Cheaper Net calls negotiated between large ISPs and telcos are benefiting BT far more than consumers, according to the Campaign for Unmetered Telecommunications (CUT).
The recent flurry of save-as-you-surf schemes are, according to CUT, putting more cash into BT's coffers and allowing it to maintain a tight grip on access charges. "These deals are causing a terrible amount of confusion for consumers as new packages are announced month by month," says Alistair Scott, chairman of CUT. "Revenue goes back to BT in the end. Even with deals like screaming.net BT is still behind it, making money".
As the government promises cheaper access costs and critics accuse Oftel and BT of dragging their heels on the issue, ISPs are desperately seeking out short-cuts to cheaper Net calls. Screaming.net is already offering free weekend and evening calls and on Monday both AOL and Freeserve announced lower tariffs.
CUT claims billing per minute is holding back uptake and use of the Internet in the UK and is campaigning for flat-rate access. Scott believes the interim schemes introduced by ISPs are merely "disguised billing by minute". CUT is calling on e-Minister Patricia Hewitt to make negotiation details more open and illustrate exactly how BT is benefiting.
AOL refused to discuss details of its negotiations but admitted the deal was only a stepping stone towards unmetered access. "Obviously a flat-rate system is the ideal but we are not prepared to wait for changes in the regulatory structure," an AOL spokeswoman said. She agreed Oftel was dragging its heels on the issue of unmetered access. "Timing is an issue and Oftel has said it could be a three or four year wait, which is a hell of a long time in Internet terms," she said.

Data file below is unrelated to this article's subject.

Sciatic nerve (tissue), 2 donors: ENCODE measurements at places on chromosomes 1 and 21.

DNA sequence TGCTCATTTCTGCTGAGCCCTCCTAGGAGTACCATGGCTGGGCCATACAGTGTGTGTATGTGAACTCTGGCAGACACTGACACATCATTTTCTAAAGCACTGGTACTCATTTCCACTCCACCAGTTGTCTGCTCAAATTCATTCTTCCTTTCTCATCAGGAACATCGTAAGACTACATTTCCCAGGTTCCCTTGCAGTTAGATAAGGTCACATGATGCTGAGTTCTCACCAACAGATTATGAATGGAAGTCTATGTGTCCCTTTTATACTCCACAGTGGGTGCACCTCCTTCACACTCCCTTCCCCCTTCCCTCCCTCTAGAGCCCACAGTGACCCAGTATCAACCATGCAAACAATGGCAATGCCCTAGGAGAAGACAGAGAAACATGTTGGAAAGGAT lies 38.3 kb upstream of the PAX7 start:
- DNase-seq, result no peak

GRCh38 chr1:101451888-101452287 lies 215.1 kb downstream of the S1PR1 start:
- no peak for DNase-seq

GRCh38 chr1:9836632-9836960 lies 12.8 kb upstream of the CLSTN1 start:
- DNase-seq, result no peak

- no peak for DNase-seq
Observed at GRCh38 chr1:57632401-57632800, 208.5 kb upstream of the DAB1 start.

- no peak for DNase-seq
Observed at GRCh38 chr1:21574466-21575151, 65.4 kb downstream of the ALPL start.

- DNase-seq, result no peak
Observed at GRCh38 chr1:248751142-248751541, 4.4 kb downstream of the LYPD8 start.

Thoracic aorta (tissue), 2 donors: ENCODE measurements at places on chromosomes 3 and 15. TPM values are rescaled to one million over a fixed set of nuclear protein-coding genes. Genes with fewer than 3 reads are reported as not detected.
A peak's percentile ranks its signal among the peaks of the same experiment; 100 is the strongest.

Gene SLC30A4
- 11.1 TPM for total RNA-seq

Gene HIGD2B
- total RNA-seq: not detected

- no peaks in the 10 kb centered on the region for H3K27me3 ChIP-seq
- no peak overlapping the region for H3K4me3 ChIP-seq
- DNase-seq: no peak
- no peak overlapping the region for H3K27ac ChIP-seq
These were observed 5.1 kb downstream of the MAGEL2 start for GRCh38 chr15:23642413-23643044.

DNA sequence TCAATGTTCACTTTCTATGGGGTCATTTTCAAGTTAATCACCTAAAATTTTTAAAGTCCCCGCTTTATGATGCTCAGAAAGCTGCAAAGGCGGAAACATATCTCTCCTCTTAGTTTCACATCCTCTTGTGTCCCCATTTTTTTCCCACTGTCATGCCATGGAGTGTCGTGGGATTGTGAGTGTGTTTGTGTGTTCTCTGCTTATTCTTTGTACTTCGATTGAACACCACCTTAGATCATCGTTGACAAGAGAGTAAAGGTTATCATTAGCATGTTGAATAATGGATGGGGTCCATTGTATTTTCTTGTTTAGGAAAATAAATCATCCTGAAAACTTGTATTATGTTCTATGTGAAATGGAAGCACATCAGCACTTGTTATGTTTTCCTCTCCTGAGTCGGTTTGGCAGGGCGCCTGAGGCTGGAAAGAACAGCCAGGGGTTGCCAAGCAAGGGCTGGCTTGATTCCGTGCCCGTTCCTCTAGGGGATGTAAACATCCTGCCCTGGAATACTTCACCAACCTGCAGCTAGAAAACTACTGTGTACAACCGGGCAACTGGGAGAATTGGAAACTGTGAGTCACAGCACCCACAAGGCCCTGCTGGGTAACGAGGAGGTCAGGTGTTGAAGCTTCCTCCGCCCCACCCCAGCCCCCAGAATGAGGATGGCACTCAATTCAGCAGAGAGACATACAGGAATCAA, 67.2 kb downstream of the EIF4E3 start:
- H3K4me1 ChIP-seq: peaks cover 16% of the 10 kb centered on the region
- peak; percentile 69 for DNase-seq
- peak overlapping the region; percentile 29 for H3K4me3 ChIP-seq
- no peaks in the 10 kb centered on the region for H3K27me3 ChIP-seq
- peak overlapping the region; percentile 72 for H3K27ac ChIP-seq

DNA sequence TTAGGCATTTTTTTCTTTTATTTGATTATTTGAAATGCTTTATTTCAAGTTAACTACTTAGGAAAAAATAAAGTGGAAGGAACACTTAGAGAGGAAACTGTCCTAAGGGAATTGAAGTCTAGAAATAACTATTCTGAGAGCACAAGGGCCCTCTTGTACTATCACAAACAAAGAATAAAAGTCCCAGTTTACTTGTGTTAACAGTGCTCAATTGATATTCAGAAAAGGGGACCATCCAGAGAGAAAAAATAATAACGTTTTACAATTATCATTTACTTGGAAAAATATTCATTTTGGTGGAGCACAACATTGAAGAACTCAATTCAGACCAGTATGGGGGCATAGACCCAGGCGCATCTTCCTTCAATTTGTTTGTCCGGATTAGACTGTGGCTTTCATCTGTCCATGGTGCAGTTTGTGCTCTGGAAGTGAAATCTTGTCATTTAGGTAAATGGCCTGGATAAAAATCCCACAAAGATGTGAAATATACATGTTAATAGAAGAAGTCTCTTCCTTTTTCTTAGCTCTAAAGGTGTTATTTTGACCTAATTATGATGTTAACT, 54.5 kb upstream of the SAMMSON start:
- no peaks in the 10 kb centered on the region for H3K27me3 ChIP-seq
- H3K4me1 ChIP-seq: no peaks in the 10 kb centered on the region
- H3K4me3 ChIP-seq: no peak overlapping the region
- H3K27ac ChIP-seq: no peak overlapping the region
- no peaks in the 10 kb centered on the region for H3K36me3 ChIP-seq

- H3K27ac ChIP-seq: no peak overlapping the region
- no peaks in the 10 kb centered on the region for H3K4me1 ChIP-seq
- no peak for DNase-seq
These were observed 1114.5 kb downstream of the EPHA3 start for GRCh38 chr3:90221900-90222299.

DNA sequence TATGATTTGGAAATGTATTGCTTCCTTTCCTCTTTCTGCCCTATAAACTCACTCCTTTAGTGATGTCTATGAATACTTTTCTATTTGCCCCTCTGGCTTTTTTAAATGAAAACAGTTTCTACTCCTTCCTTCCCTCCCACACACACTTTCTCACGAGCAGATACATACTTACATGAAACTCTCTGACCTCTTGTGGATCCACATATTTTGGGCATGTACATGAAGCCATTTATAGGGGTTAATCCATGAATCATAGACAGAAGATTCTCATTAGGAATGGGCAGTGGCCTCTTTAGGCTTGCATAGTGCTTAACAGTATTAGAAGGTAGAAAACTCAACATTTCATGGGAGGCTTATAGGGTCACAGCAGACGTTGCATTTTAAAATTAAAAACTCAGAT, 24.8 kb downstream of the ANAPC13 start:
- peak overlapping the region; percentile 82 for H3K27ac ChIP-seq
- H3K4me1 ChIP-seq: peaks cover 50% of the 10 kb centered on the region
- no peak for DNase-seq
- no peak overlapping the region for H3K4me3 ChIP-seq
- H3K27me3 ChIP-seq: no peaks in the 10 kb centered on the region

Scott Moore, analyst with research firm IDC, believes ISPs will keep on carrying the burden of access charges for the foreseeable future. "The only other way is to force BT to reduce charges," he said. Moore believes this will happen through competition rather than regulation. "Change may come with cable operators. Telewest and NTL may decide to introduce flat rates which could force BT's hand."
BT admitted it gained revenue from cheaper access deals. It denied it was not doing enough to encourage Internet use, pointing to recent price cuts. A BT spokesman refused to be drawn on the possibility of flat-rate access. "It is constantly under review," he said.
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